Meeting date: Wednesday, October 6, 2021
Citizen Participation and Public Petitions Committee 06 October 2021 [Draft]
Agenda: Interests, New Petitions, Continued Petitions
Surgical Mesh and Fixation Devices (PE1865)
Welcome back. This morning we have our first evidence-gathering session, and I am delighted that we have with us Maree Todd, the Minister for Public Health, Women’s Health and Sport. Online we have, from the Scottish Government, David Bishop, mesh team leader, and—trying to join us, although he has not yet managed to establish a link—Terry O’Kelly, senior medical adviser.
PE1865 is a continued petition that was lodged by Roseanna Clarkin, Lauren McDougall and Graham Robertson. It calls on the Scottish Parliament to urge the Scottish Government to suspend the use of all surgical mesh and fixation devices while a review of all surgical procedures that use polyester, polypropylene or titanium is carried out and guidelines for the surgical use of mesh are established.
At our last consideration of the petition, on 8 September, we agreed to invite the Cabinet Secretary for Health and Social Care to give evidence at a future meeting. The Scottish Government has advised that the issues raised in the petition are within the portfolio of the Minister for Public Health, Women’s Health and Sport.
Having welcomed the minister to the meeting, my first job is to invite her to make a brief opening statement before we open up the floor for questioning.
Thank you. I am grateful to the committee for having me here today. At the outset, I want to acknowledge the efforts of those who have brought forward the petition; I commend them for doing so.
As members know, we have taken decisive action on transvaginal mesh. That action is well documented elsewhere, so it is important today to focus on the use of mesh in other situations.
We are acutely aware that there is concern about the use of mesh in other sites, not least from those who are experiencing complications. I am very sorry to read of the impact that those have had on individuals and their families. I was sorry to read in a submission on this petition that people felt that their symptoms were “dismissed” when they presented for help. Some people did not feel that they were informed of the risks of the procedure that they underwent, and it is only natural to feel let down in those circumstances.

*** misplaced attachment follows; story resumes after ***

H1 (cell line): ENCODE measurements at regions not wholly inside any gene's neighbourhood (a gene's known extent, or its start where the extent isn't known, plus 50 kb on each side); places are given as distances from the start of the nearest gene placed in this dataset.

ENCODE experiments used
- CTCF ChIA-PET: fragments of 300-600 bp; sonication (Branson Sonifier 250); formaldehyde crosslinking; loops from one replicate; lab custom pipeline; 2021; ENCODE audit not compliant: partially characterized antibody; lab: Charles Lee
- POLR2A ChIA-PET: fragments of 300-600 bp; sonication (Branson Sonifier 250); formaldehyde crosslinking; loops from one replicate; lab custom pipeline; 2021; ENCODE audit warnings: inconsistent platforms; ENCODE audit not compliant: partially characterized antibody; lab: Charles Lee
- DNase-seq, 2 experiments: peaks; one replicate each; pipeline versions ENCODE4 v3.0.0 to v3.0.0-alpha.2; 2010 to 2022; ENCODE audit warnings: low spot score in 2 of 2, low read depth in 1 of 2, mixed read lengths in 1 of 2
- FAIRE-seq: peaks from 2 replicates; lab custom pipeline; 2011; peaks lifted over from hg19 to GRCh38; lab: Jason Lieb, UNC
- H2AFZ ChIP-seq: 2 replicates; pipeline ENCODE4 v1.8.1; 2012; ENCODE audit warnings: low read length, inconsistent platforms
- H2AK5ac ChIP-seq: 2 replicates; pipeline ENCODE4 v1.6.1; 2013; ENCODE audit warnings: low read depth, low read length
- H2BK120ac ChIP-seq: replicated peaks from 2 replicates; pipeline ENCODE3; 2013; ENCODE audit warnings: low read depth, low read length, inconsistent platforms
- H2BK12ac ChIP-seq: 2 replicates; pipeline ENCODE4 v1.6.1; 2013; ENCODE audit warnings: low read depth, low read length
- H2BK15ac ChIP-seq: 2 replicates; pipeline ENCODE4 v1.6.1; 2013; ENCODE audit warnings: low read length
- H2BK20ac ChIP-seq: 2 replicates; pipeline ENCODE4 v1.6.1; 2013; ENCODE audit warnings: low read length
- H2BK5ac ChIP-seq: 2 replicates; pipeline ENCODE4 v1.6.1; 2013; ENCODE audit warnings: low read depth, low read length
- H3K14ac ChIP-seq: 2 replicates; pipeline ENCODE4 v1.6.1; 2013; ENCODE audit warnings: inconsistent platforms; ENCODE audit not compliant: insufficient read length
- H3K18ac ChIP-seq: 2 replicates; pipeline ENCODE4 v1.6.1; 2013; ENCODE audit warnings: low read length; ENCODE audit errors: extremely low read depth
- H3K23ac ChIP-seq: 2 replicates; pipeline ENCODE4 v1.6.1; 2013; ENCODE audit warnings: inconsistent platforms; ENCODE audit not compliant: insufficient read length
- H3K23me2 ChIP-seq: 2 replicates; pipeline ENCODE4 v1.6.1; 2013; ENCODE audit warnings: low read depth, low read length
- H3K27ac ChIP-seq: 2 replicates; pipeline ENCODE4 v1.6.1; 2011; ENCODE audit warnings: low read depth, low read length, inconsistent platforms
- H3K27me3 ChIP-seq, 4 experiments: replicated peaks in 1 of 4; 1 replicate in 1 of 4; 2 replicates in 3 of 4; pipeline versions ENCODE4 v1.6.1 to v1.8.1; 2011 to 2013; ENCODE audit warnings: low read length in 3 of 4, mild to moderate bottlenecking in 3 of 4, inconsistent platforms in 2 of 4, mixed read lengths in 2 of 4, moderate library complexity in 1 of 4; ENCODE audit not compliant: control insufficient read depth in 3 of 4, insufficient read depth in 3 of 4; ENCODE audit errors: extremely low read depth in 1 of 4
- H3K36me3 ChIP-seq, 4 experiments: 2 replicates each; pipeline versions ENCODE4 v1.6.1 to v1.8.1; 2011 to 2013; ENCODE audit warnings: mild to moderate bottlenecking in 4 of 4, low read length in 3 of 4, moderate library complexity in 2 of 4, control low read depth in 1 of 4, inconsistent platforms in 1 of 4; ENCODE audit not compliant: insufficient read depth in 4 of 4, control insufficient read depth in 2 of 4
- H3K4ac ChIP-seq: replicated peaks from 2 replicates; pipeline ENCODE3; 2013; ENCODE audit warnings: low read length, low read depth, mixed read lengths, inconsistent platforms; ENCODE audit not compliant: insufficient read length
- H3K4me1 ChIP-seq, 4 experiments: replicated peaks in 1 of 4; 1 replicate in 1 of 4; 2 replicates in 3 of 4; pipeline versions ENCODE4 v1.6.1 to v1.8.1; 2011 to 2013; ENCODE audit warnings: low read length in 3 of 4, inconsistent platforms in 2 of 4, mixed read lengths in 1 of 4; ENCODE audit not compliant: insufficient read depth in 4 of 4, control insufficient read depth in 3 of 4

If I may, I will for a moment focus on the use of mesh in hernia repair, which is a very common procedure in NHS Scotland. The Scottish Government asked the Scottish health technologies group to review available evidence on the use of mesh in hernia repair, first in adult inguinal hernia and secondly in abdominal wall hernia more generally. The group published a report on adult inguinal hernia in January 2020 that concluded that, compared with non-mesh procedures, using mesh resulted in lower rates of recurrence, fewer serious adverse events and similar or lower risk of chronic pain. We await the publication of the second piece of work, which considered the more general use of mesh in hernia repair and is expected imminently.
There are, of course, other gynaecology procedures for which the use of mesh has not been halted. In those circumstances, a high-vigilance protocol is in place across the whole of NHS Scotland. It is important to remember that some of those procedures are complex and long established, with few—if any—viable alternatives. To suspend their use would leave a cohort of people with limited or no treatment options.
I know that this is a very difficult and emotive subject. I welcome being questioned on it and I want to reassure the committee and anyone watching that the Government is absolutely committed to ensuring that everyone with mesh complications gets the care and treatment that they deserve.
Thank you, minister. I acknowledge and applaud the Government’s forthcoming bill on transvaginal mesh. That is a complete and comprehensive response to an earlier petition that, in the light of the bill, we were able to close at an earlier meeting. That petition was lodged by Elaine Holmes, one of my constituents, and Olive McIlroy. Having spoken to them, I know that they are really pleased. They have had meetings with the Cabinet Secretary for Health and Social Care and have been reassured by the approach that the Government is taking.
My final point in relation to transvaginal mesh is that, at a recent meeting of the Parliament’s cross-party group on chronic pain, which I attended, although there was enthusiastic recognition of the bill, one or two women were concerned that some of the problems that had been experienced some years ago, with clinicians suggesting that some of the problems were illusory, were resurfacing and that they were being encouraged to request a mesh option. I point that out to the minister. It would be helpful to ensure that, at all times, we do not lose sight of future concerns of women who might be considered for such an option, given the various actions and prohibitions that the Government has put in place. I know that redress, recovery and restitution will be at the heart of the forthcoming bill.